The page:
Previously, any company operating at either Valparaiso or San Antonio had been excluded from participating in the tender, resulting in no bids received in the initial process launched in 2011. Now, members of any of one of three groups linked to existing operations are effectively freed up to take part in the process.
However, the controversial ruling – with the president\’s casting vote effectively ensuring it took place – comes with a series of four caveats.
A parallel bidding process will take place, with incumbents\’ bids opened first. Potential bidders from outside the port will then have the opportunity to match such a bid. Should they do so then their bid will be favoured over the incumbents.
The guiding principal will be that the lowest tariffs put forward will determine the final outcome of who should be awarded the concession.
Should the concession ultimately be picked up by an incumbent, Valparaiso Port Authority (EPV) must submit a report every two years to the competition regulator, the Fiscalía Nacional Económica, confirming that agreed levels of investment are indeed taking place.
However, the concession winner must continue to maintain it using the same ownership structure as was prevalent at the time of the bid. No other companies involved in the bidding process who failed to secure the concession will be allowed to take control of the terminal through other avenues, including equity stakes.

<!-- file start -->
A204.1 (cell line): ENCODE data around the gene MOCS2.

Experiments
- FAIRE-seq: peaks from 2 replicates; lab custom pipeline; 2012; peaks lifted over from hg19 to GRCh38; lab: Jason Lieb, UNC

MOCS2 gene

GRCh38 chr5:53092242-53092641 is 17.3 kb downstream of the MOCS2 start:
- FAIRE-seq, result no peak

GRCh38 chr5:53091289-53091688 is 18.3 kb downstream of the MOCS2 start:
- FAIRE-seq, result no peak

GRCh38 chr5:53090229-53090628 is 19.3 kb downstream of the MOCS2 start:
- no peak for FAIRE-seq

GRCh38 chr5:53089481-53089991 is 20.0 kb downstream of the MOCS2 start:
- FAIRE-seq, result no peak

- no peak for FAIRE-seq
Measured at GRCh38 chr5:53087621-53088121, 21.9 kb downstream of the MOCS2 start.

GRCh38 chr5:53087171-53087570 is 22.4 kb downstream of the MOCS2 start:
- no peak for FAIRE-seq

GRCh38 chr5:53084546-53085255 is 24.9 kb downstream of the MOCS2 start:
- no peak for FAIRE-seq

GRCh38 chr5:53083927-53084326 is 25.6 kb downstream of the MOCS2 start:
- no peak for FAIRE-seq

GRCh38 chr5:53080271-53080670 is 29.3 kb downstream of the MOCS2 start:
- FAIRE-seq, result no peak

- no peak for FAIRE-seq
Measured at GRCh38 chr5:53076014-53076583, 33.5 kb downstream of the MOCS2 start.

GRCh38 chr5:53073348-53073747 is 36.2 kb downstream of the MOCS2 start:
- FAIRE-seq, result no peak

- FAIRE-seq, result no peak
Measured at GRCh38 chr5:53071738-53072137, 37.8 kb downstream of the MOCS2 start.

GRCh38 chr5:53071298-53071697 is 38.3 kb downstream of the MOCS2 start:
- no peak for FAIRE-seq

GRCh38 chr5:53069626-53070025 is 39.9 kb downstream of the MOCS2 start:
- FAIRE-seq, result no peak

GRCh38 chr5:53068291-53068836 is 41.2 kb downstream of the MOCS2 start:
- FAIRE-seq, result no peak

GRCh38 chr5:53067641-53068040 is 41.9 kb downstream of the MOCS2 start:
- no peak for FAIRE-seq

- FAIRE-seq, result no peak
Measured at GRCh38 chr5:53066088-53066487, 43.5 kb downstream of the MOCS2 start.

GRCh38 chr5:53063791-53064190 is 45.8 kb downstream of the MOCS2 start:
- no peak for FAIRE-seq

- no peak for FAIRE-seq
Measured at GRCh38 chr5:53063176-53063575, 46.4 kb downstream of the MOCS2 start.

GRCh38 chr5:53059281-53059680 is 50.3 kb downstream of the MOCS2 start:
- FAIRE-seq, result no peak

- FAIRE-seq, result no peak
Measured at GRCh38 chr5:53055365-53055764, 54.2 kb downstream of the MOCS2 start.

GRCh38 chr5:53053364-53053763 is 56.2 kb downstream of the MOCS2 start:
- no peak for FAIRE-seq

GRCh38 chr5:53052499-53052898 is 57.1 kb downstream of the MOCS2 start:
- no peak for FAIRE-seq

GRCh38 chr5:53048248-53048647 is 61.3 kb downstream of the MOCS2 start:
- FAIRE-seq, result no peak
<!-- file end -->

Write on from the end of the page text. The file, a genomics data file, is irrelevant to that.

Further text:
Terminal Pacífico Sur (TPS), which currently operates Valparaiso\’s existing Terminal 1 container handling facility, is broadly in favour of the ruling, although stresses it will have to look into the overall feasibility of bidding before deciding to enter the process or not. However, Puerto Central, which manages the Port of San Antonio on behalf of the Matte group, has rejected the ruling, calling it “dangerous”, given that TPS would have a major advantage. The other potential incumbent bidder, Luksic, which operates within San Antonio, has so far failed to comment.
Commenting on the ruling, the TDLC stresses that, by allowing incumbents to bid – albeit under stringent restrictions – it is ensuring that the largest number of companies will be able to compete for the Terminal 2 concession, which is slated to commence operations in 2018. “From the point of view of free competition, it is preferable to expand the range of potential participants in the tender,” it says.
Quite how successful this revamped bidding process eventually is will be seen on December 7 when financial bids are opened. Terminal 2 is expected to need up to US$350m of investment and forms part of an overall US$1.5bn development plan for the port as a whole being promoted by EPV.